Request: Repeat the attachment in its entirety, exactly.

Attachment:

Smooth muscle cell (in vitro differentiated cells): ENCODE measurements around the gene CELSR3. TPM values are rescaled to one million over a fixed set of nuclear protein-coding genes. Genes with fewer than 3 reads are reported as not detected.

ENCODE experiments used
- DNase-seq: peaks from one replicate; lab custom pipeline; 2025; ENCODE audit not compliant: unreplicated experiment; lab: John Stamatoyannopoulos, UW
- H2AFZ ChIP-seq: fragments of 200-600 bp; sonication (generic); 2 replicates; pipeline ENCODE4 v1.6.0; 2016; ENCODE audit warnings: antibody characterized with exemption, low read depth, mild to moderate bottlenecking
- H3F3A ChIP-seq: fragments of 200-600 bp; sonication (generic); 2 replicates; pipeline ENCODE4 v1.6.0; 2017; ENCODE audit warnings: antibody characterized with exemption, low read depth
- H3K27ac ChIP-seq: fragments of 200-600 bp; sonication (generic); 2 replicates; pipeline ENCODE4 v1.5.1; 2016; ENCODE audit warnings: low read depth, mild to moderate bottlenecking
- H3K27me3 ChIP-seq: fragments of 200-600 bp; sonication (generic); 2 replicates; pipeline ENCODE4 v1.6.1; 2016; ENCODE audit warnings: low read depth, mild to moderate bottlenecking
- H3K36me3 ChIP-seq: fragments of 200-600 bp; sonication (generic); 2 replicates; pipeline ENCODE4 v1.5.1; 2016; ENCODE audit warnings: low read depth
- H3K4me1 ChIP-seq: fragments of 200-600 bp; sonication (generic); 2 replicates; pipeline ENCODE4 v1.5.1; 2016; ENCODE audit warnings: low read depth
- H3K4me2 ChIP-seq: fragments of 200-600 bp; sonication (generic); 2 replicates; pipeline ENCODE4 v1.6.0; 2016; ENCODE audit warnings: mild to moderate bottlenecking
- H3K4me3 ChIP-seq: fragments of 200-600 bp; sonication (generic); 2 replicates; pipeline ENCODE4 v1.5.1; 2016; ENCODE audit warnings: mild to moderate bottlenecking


Smooth muscle cell (in vitro differentiated cells): ENCODE measurements around the gene CELSR3. TPM values are rescaled to one million over a fixed set of nuclear protein-coding genes. Genes with fewer than 3 reads are reported as not detected.

ENCODE experiments used
- DNase-seq: peaks from one replicate; lab custom pipeline; 2025; ENCODE audit not compliant: unreplicated experiment; lab: John Stamatoyannopoulos, UW
- H2AFZ ChIP-seq: fragments of 200-600 bp; sonication (generic); 2 replicates; pipeline ENCODE4 v1.6.0; 2016; ENCODE audit warnings: antibody characterized with exemption, low read depth, mild to moderate bottlenecking
- H3F3A ChIP-seq: fragments of 200-600 bp; sonication (generic); 2 replicates; pipeline ENCODE4 v1.6.0; 2017; ENCODE audit warnings: antibody characterized with exemption, low read depth
- H3K27ac ChIP-seq: fragments of 200-600 bp; sonication (generic); 2 replicates; pipeline ENCODE4 v1.5.1; 2016; ENCODE audit warnings: low read depth, mild to moderate bottlenecking
- H3K27me3 ChIP-seq: fragments of 200-600 bp; sonication (generic); 2 replicates; pipeline ENCODE4 v1.6.1; 2016; ENCODE audit warnings: low read depth, mild to moderate bottlenecking
- H3K36me3 ChIP-seq: fragments of 200-600 bp; sonication (generic); 2 replicates; pipeline ENCODE4 v1.5.1; 2016; ENCODE audit warnings: low read depth
- H3K4me1 ChIP-seq: fragments of 200-600 bp; sonication (generic); 2 replicates; pipeline ENCODE4 v1.5.1; 2016; ENCODE audit warnings: low read depth
- H3K4me2 ChIP-seq: fragments of 200-600 bp; sonication (generic); 2 replicates; pipeline ENCODE4 v1.6.0; 2016; ENCODE audit warnings: mild to moderate bottlenecking
- H3K4me3 ChIP-seq: fragments of 200-600 bp; sonication (generic); 2 replicates; pipeline ENCODE4 v1.5.1; 2016; ENCODE audit warnings: mild to moderate bottlenecking